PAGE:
Now, my approach to balance–that’s a good question. Of course, there’s the technical sense of it– we always want to strive for balance in vocal technique–balanced head and chest tones, upper, middle and lower registers, balance of breath and phonation, strength and flow. Really, balance should be the natural end goal, because once you’ve achieved it, everything can work together in harmony and no one aspect is pulling everything else out of sync. Finding balance in one’s approach to the business of singing and life of an artist in general–that’s a more complicated thing, because if you look around at this business and do the numbers (especially as a soprano), it’s really difficult not to feel pessimistic about career prospects after a certain point.

I think what keeps me balanced and level-headed, is:

a) Making sure that I have an active life outside of singing. Spending time with friends and family, communing with nature, traveling, keeping up with other projects and other interests not only helps relieve career stress, but also makes me a richer artist for having all the more life experiences to draw upon!

b) Having a healthy sense of humor about things And

c) whenever I feel totally frustrated and like giving up I remind myself of these two things:

1) If I have faith, do the necessary work, and persevere despite all, the universe will make room for me in the singing world. I may never necessarily make it to the Met stage, but there will be plenty of opportunities for me to do my art. So why not put it out there, and see where things go?

2) What I do matters. Despite all reports to the contrary, it does enrich the world and make a difference in peoples’ lives. It is as much an honor and a privilege to be an artist as any other way of serving the world. (It’s true, too, but believe me, it took me a long time to get to the point where I actually believed it.)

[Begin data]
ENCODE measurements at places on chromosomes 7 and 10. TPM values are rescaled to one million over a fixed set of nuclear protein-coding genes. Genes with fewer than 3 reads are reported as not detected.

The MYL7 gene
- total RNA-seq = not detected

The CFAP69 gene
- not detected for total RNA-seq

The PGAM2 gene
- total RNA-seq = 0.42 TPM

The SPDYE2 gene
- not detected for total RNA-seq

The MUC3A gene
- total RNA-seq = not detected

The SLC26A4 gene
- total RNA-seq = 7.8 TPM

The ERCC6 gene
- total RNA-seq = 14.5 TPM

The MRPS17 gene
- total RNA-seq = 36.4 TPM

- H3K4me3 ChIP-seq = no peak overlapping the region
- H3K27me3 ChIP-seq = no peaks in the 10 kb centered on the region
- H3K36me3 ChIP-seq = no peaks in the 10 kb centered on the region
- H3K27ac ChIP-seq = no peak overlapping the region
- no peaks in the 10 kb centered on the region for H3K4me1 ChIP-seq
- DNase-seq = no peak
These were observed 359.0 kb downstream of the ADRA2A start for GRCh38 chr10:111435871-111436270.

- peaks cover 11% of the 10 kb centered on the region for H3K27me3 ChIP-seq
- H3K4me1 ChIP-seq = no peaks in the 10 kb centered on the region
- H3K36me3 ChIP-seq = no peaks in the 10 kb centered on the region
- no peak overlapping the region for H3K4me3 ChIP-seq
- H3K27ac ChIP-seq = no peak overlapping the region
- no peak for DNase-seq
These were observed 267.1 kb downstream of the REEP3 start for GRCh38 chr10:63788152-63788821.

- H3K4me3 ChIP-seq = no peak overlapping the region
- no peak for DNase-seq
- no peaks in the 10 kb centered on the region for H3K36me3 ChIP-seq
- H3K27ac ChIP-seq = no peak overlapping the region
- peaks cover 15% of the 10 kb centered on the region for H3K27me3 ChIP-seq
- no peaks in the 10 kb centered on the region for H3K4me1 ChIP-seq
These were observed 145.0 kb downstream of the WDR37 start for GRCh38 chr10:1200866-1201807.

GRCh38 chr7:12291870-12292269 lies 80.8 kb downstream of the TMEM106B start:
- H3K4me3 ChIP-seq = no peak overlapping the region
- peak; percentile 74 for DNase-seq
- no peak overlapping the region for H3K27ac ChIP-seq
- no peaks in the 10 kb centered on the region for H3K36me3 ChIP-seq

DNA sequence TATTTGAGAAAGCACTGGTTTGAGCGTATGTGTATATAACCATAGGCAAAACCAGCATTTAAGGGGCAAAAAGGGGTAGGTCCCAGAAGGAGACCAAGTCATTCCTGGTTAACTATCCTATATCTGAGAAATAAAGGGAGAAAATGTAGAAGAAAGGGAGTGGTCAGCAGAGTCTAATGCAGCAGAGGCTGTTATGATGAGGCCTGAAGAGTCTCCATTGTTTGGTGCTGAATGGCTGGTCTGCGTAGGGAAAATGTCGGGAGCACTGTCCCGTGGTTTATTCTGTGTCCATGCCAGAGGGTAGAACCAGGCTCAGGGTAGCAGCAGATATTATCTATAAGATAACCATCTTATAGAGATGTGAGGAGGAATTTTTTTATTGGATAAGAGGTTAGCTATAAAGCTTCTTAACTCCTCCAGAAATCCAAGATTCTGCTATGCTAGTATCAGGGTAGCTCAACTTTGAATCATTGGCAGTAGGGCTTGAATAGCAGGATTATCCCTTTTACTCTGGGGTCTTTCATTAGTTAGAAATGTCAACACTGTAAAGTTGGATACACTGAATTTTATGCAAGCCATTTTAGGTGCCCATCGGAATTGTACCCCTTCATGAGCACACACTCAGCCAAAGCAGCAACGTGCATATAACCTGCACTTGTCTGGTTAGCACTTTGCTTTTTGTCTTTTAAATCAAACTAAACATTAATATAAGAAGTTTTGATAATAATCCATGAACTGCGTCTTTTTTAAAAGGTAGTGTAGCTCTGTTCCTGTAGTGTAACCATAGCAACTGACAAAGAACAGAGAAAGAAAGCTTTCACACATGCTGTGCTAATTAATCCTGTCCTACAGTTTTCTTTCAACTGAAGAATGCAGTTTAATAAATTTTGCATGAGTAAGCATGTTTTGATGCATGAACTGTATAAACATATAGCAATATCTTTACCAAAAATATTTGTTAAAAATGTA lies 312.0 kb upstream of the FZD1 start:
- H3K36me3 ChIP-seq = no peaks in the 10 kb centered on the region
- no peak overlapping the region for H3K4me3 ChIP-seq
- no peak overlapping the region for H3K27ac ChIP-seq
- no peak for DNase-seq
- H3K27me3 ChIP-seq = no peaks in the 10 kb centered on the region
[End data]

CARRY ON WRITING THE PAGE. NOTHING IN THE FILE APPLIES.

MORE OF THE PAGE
Anyhow, that is pretty much my philosophy at this point. It’s not a perfect system by any means, but it seems to keep me on the right path. 

You are amazing, Sara. I CANNOT wait to see what the universe has in store for you.

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My Cringeworthy Secret

Last night I had one of the best coachings I’ve had in a long time. There are some technical issues that I’ve been working on for the past couple of months while my teacher has been away in Berlin, and last night’s coach gave me some really useful strategies for approaching these bugs.

But the most meaningful moment was when he proposed that these physical quirks could just be manifestations of some mental hangups. I think he was right. I have a dark secret that I have worked zealously to keep under wraps.